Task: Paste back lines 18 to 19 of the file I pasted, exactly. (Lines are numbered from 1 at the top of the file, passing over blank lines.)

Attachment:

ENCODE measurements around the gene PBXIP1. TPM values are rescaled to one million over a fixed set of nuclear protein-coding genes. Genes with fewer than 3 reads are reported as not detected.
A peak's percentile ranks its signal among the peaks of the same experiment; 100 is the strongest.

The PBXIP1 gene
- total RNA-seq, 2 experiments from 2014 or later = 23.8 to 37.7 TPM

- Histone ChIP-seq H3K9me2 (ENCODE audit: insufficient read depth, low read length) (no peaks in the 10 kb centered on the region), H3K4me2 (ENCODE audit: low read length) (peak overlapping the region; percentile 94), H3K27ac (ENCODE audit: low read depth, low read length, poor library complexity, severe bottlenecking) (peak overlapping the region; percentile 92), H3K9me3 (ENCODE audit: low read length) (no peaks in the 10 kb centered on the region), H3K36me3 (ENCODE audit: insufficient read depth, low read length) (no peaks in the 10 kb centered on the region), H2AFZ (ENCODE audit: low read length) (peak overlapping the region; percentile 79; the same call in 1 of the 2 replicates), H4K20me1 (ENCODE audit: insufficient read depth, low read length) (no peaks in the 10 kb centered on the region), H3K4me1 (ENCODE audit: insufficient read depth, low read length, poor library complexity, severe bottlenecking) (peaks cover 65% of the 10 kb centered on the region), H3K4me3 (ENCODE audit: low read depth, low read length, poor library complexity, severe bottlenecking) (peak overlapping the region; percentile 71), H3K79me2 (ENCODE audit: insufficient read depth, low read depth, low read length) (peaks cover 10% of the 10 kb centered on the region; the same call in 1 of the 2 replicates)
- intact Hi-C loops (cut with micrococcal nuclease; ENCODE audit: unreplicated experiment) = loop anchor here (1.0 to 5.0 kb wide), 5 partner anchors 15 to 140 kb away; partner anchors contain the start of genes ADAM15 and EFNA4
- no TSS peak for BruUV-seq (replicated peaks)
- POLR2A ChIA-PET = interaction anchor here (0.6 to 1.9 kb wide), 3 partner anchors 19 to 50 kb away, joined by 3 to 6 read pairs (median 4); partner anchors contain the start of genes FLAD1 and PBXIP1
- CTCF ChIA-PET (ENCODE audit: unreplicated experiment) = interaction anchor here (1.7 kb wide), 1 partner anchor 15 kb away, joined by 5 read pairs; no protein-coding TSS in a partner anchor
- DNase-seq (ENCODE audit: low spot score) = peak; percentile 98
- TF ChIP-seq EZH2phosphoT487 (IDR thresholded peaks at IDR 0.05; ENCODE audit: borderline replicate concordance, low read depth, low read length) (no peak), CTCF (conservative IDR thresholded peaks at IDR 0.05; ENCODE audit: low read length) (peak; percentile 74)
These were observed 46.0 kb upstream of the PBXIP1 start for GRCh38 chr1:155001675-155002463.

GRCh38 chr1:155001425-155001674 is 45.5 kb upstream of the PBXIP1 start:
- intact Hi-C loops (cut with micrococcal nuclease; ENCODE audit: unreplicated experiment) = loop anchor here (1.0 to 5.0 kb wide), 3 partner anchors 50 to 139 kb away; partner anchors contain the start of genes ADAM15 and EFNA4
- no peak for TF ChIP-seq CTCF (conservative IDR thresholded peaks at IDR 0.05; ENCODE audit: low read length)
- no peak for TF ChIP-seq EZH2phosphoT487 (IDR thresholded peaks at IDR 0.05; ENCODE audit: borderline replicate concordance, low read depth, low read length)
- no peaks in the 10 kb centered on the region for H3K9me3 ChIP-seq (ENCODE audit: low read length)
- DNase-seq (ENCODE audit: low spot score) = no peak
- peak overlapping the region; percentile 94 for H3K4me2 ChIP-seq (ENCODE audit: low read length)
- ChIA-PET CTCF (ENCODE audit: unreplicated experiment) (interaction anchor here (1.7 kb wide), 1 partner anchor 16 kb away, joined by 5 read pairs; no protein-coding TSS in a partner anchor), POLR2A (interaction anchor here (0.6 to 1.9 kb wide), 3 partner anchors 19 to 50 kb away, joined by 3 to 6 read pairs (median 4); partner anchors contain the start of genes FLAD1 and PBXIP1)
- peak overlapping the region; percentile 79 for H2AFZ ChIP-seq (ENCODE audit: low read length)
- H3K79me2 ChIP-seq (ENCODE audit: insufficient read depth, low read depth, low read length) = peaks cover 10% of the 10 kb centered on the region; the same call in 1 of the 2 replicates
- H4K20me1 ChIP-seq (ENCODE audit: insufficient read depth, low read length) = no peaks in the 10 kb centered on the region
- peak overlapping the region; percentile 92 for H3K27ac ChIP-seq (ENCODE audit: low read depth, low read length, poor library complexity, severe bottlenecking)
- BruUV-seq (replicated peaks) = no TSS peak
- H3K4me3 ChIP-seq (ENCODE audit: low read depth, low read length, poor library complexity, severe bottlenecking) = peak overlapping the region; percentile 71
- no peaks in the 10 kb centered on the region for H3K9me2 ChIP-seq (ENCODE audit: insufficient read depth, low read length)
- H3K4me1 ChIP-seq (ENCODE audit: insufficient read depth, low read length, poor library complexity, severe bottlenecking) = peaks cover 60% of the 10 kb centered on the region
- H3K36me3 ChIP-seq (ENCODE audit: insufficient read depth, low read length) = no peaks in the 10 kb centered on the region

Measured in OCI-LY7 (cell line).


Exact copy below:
- DNase-seq (ENCODE audit: low spot score) = no peak
- peak overlapping the region; percentile 94 for H3K4me2 ChIP-seq (ENCODE audit: low read length)